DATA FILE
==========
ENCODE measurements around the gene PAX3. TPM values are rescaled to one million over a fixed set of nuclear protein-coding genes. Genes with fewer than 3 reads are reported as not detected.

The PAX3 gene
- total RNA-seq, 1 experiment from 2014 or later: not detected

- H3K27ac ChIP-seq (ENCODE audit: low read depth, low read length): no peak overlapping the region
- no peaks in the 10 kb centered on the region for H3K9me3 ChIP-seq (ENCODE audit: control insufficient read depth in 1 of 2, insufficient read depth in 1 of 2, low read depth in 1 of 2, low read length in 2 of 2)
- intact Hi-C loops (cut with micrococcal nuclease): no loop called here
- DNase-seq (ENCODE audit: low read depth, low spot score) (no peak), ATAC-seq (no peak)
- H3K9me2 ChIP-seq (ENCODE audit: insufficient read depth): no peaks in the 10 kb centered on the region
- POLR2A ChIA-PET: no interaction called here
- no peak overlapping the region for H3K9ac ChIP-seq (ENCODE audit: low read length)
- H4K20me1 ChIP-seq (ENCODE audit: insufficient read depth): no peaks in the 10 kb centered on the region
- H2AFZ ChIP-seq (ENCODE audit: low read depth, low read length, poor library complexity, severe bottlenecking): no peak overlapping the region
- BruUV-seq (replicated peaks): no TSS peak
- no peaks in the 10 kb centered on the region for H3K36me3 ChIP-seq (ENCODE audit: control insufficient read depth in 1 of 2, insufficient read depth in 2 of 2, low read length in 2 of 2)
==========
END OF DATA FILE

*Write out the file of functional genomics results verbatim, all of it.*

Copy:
ENCODE measurements around the gene PAX3. TPM values are rescaled to one million over a fixed set of nuclear protein-coding genes. Genes with fewer than 3 reads are reported as not detected.

The PAX3 gene
- total RNA-seq, 1 experiment from 2014 or later: not detected

- H3K27ac ChIP-seq (ENCODE audit: low read depth, low read length): no peak overlapping the region
- no peaks in the 10 kb centered on the region for H3K9me3 ChIP-seq (ENCODE audit: control insufficient read depth in 1 of 2, insufficient read depth in 1 of 2, low read depth in 1 of 2, low read length in 2 of 2)
- intact Hi-C loops (cut with micrococcal nuclease): no loop called here
- DNase-seq (ENCODE audit: low read depth, low spot score) (no peak), ATAC-seq (no peak)
- H3K9me2 ChIP-seq (ENCODE audit: insufficient read depth): no peaks in the 10 kb centered on the region
- POLR2A ChIA-PET: no interaction called here
- no peak overlapping the region for H3K9ac ChIP-seq (ENCODE audit: low read length)
- H4K20me1 ChIP-seq (ENCODE audit: insufficient read depth): no peaks in the 10 kb centered on the region
- H2AFZ ChIP-seq (ENCODE audit: low read depth, low read length, poor library complexity, severe bottlenecking): no peak overlapping the region
- BruUV-seq (replicated peaks): no TSS peak
- no peaks in the 10 kb centered on the region for H3K36me3 ChIP-seq (ENCODE audit: control insufficient read depth in 1 of 2, insufficient read depth in 2 of 2, low read length in 2 of 2)